By the time I started writing, I’d already — long before, in fact — come to the conclusion that my brain was different from the baseline, operating on a lower mood frequency and with a heavy heaping of needless repetition, and so I didn’t really expect my process to be all that similar to others. I didn’t expect it to be easy or enjoyable. I expected those same old severely restricting patterns of obsessive-compulsive thinking to inform my writing life.

And they do. Sometimes, I talk about these patterns. Disappointingly often, I encounter writers who minimize my experience with mental illness as it pertains to writing, trying to normalize what they hear.

Just one example among dozens: I remember, once, not long after finishing my first novel (this would be 2011), I sat with a very successful, hugely prolific writer friend, and told her how much I struggled to write because of the effects of OCD and depression.

Her response? She shrugged and said, “Well, we’re writers. We all deal with depression.”

I can’t tell you how greatly this disappointed me. Here I sat with this person I genuinely liked and respected, hearing her dismiss a thing she knew next to nothing about. I thought, at the time, and still do, Wow. What a great way to guarantee that I never try to talk again about my illness. I’m honestly not too comfortable using my OCD and depression as an explanation as to why writing is difficult, and as time has gone on it’s become even less likely that I’ll discuss it in those terms — yes, entirely because of this attempt to reduce a complex illness to something that can easily be understood.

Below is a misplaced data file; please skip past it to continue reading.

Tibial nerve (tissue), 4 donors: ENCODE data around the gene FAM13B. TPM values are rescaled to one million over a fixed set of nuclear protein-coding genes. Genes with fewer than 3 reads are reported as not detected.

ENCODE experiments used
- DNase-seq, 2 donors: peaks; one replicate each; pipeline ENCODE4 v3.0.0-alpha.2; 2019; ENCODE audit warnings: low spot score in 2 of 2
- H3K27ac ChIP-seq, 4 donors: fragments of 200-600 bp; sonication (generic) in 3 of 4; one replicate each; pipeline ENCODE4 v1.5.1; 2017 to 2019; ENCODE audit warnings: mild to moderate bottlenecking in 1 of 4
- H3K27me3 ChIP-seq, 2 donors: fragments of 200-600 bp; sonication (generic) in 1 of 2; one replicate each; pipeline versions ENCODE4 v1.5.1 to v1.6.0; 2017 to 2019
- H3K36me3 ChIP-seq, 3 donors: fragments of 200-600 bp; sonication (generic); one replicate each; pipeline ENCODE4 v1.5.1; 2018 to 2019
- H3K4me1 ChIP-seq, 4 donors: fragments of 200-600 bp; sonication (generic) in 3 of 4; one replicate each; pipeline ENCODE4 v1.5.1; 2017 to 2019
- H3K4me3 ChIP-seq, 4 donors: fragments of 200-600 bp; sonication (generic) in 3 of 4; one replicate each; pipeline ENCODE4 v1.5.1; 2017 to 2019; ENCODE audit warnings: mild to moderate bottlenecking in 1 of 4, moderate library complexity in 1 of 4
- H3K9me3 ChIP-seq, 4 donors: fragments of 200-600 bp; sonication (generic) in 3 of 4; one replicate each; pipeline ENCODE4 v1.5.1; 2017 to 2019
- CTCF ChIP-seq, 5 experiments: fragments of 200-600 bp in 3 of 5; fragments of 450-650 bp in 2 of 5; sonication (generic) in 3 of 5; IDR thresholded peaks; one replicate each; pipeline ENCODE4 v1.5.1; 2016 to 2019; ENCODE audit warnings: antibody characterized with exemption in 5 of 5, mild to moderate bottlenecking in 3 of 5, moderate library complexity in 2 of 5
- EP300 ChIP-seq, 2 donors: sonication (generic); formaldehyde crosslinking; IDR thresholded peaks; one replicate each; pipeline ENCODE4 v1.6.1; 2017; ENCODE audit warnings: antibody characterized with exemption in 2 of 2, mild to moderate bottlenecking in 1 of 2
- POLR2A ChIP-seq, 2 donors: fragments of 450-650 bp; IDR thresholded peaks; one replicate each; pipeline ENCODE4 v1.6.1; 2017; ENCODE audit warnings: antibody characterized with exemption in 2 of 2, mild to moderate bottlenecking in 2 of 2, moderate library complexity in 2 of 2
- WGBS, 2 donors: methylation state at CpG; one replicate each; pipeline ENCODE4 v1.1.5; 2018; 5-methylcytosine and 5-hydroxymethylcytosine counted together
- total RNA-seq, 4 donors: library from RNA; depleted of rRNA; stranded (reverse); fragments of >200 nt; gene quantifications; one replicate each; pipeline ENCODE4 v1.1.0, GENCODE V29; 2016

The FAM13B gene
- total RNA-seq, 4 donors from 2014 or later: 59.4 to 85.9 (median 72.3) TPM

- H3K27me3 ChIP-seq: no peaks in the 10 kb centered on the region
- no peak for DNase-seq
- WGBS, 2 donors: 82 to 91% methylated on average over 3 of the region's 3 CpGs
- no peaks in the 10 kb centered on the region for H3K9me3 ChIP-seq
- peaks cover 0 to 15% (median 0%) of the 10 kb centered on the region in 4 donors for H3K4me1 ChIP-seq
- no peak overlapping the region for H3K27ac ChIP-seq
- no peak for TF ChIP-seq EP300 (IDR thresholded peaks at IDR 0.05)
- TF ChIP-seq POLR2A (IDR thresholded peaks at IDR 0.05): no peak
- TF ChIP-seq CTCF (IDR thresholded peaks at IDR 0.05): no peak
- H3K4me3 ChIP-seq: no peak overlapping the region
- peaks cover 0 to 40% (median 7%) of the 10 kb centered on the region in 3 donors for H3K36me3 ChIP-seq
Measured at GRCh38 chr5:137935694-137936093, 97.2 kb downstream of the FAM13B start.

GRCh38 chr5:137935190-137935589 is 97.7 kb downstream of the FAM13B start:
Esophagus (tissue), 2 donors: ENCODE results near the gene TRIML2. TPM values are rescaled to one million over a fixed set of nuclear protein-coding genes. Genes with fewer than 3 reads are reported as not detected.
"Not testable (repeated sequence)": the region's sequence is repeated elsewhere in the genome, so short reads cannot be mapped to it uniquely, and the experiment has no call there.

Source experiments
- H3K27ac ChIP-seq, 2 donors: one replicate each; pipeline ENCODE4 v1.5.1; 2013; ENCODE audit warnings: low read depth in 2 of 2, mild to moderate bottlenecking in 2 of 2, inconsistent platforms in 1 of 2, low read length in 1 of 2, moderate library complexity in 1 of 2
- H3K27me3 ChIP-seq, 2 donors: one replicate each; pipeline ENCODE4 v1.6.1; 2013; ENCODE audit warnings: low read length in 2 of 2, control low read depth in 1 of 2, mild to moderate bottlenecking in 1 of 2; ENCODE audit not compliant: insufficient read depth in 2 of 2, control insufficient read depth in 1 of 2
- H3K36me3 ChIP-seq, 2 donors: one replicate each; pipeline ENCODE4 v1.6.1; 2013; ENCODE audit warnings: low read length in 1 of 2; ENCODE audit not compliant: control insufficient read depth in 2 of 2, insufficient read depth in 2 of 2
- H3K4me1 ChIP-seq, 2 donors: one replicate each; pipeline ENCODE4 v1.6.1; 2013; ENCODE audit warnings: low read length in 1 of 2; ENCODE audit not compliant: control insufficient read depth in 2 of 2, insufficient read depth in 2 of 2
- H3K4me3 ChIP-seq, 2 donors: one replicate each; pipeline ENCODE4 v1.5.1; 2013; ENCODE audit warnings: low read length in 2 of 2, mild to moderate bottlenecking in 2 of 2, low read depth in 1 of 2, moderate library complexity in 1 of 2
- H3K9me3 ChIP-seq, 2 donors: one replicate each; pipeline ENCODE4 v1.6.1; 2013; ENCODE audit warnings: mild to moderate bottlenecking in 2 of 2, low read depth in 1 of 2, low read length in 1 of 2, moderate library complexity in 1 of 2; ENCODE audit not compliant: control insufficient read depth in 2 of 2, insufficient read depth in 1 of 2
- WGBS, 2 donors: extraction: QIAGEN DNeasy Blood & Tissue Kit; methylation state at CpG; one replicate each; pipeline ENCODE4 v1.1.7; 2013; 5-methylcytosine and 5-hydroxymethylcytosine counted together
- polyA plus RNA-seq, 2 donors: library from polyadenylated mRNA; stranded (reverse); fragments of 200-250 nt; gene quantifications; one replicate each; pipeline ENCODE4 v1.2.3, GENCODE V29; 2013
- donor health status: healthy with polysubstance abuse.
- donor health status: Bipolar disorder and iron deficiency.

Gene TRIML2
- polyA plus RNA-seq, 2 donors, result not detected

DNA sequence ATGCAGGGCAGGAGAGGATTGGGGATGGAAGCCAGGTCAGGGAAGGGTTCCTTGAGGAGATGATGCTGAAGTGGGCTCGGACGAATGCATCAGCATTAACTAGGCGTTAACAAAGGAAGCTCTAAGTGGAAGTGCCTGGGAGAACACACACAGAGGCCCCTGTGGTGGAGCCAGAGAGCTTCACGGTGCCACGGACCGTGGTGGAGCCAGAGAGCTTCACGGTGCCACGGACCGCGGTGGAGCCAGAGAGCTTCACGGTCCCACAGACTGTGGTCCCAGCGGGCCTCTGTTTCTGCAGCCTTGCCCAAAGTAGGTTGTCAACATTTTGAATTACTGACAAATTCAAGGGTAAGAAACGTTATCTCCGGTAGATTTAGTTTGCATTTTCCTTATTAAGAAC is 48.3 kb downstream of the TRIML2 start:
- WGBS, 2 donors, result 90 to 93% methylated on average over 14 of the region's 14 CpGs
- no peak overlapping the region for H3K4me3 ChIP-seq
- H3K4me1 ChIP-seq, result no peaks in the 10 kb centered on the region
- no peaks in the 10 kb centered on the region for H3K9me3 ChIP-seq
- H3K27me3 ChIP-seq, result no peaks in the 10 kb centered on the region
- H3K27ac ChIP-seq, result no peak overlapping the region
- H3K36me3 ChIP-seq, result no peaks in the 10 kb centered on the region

For me, this is not a deal-breaker. While somewhat depressing when someone speaks from this perspective, I’m not going to throw my hands up in the air and quit simply because people like to think that writers are affected disproportionately by depression and other mental illness. (And maybe they are affected disproportionately, but it still doesn’t do to lump every experience of mental illness together.) I’ve long come to imperfect terms with my collection of brain irregularities. I cope with them, and how they influence my writing process.

I’m not tough, no, but I’m not about to be destroyed by someone else’s expectation of what a writer is.

But for the person who is vulnerable for whatever reason — because of their age, sensitivity, or simply the sudden onset of a mental illness? It can be devastating to hear that their experience falls outside the “norm” for a writer, either through outright rejection of their experience or the (often well-meaning) normalization of their experience. It can make them feel unwelcome, unfit. Certainly, it doesn’t contribute to their feeling understood. For a person struggling to define themselves and find a healthy way of expressing themselves as a writer, it’s fundamental to be able to communicate. When one party carries narrow assumptions about what it means to be a writer, that communication cannot occur.